The aim of this review is to discuss the existing evidence supporting different processes of visual brain plasticity after early damage, as opposed to damage that occurs during adulthood. There is initial evidence that some of the neuroplastic mechanisms adopted by the brain after early damage to the visual system are unavailable at a later stage. These are, for example, the ability to differentiate functional tissue within a larger dysplastic cortex during its formation, or to develop new thalamo-cortical connections able to bypass the lesion and reach their cortical destination in the occipital cortex. The young brain also uses the same mechanisms available at later stages of development but in a more efficient way. For example, in people with visual field defects of central origin, the anatomical expansion of the extrastriatal visual network is greater after an early lesion than after a later one, which results in more efficient mechanisms of visual exploration of the blind field. A similar mechanism is likely to support some of the differences found in people with blindsight, the phenomenon of unconscious visual perception in the blind field. In particular, compared with people with late lesions, those with early brain damage appear to have stronger subjective awareness of stimuli hitting the blind visual field, reported as a conscious feeling that something is present in the visual field. Expanding our knowledge of these mechanisms could help the development of early therapeutic interventions aimed at supporting and enhancing visual reorganization at a time of greatest potential brain plasticity.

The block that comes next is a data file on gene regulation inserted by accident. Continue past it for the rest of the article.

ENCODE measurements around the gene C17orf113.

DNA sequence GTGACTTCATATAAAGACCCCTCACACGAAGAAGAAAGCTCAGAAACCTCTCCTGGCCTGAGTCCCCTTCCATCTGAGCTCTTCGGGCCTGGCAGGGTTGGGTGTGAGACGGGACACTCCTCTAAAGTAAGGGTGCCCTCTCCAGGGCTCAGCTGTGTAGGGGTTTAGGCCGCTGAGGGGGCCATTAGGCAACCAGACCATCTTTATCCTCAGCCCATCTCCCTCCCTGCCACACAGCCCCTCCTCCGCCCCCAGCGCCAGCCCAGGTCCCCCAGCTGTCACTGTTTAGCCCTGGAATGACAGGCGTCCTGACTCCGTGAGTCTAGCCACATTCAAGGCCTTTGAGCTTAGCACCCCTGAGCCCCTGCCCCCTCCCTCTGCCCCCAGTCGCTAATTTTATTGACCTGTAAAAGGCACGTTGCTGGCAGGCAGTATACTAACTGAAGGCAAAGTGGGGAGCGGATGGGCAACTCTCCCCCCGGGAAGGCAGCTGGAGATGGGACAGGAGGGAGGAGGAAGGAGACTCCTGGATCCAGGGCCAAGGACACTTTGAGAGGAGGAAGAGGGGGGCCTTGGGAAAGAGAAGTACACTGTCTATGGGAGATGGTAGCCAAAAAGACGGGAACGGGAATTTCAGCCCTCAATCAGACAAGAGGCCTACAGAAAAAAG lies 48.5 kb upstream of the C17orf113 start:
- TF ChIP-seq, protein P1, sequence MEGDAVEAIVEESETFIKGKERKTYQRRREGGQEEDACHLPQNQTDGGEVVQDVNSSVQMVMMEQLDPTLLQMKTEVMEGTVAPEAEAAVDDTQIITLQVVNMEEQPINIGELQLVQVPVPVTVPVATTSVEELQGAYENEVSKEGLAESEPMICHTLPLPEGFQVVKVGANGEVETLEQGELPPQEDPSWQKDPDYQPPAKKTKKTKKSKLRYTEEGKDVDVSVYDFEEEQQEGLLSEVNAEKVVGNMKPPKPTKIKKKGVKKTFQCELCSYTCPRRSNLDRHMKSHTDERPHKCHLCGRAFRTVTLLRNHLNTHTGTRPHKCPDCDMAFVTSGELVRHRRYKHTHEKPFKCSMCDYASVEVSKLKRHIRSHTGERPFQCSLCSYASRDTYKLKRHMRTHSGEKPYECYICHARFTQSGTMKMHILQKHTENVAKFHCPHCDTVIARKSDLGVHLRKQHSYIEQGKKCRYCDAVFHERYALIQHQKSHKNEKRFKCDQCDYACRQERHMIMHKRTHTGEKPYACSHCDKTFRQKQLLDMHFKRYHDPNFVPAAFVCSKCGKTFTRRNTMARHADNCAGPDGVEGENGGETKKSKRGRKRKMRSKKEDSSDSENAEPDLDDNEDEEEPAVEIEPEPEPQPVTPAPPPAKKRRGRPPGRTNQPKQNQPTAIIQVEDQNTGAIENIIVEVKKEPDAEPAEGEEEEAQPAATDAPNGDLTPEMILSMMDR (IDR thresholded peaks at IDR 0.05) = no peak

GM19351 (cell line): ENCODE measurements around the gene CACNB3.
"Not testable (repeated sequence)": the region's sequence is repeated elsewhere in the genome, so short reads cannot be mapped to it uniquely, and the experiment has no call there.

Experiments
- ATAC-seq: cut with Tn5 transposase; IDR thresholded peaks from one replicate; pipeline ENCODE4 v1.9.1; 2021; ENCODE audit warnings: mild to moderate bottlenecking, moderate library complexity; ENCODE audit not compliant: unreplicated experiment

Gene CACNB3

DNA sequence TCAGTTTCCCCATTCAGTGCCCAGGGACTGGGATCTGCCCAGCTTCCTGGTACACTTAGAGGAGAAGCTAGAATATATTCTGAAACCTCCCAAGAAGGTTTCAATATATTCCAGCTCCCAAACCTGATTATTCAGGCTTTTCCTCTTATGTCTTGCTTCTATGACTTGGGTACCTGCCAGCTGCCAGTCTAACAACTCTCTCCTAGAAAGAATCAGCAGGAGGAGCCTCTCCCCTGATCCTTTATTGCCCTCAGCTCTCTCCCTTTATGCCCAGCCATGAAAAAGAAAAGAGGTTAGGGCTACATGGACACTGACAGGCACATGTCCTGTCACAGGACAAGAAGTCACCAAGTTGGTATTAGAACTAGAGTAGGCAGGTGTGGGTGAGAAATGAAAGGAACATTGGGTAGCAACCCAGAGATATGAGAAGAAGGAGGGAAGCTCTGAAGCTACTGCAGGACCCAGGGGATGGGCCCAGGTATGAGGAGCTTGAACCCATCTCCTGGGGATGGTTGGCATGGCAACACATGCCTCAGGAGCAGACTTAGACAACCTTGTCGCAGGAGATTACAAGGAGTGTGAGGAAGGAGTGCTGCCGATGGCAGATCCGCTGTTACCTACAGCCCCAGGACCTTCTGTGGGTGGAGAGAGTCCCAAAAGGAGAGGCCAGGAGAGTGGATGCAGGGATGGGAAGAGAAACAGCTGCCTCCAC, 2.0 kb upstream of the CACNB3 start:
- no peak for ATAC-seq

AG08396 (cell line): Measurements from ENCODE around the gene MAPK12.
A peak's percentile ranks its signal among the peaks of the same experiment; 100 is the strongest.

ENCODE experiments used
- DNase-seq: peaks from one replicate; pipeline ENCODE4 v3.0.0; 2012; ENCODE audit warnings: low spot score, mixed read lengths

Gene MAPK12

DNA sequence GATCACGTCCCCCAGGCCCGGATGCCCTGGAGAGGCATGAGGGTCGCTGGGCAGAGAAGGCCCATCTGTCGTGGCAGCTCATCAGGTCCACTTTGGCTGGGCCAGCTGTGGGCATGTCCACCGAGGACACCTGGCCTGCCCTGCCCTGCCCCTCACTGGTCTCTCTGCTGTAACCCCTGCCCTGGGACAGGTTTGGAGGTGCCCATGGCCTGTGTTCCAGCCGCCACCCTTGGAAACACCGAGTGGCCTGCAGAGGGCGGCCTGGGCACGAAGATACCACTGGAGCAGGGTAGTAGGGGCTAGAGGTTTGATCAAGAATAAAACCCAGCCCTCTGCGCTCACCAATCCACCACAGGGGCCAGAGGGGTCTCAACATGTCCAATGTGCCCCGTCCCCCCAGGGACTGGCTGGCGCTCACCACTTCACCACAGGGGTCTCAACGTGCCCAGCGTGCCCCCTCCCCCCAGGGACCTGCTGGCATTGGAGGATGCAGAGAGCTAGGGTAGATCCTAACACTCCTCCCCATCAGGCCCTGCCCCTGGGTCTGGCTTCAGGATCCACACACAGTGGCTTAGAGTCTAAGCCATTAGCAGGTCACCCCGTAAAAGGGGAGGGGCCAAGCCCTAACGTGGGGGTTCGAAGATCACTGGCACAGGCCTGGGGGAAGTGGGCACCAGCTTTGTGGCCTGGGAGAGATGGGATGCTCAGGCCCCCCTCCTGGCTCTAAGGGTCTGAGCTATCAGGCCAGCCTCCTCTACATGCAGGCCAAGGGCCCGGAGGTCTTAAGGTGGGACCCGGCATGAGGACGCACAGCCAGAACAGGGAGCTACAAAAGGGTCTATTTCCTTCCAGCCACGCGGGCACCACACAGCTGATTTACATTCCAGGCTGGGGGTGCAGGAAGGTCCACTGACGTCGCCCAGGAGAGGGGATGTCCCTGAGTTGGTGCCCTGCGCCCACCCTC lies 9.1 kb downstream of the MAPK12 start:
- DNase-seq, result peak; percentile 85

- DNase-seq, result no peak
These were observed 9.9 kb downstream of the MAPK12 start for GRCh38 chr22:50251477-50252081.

ASJC Scopus subject areas
- Clinical Neurology
- Pediatrics, Perinatology, and Child Health
- Developmental Neuroscience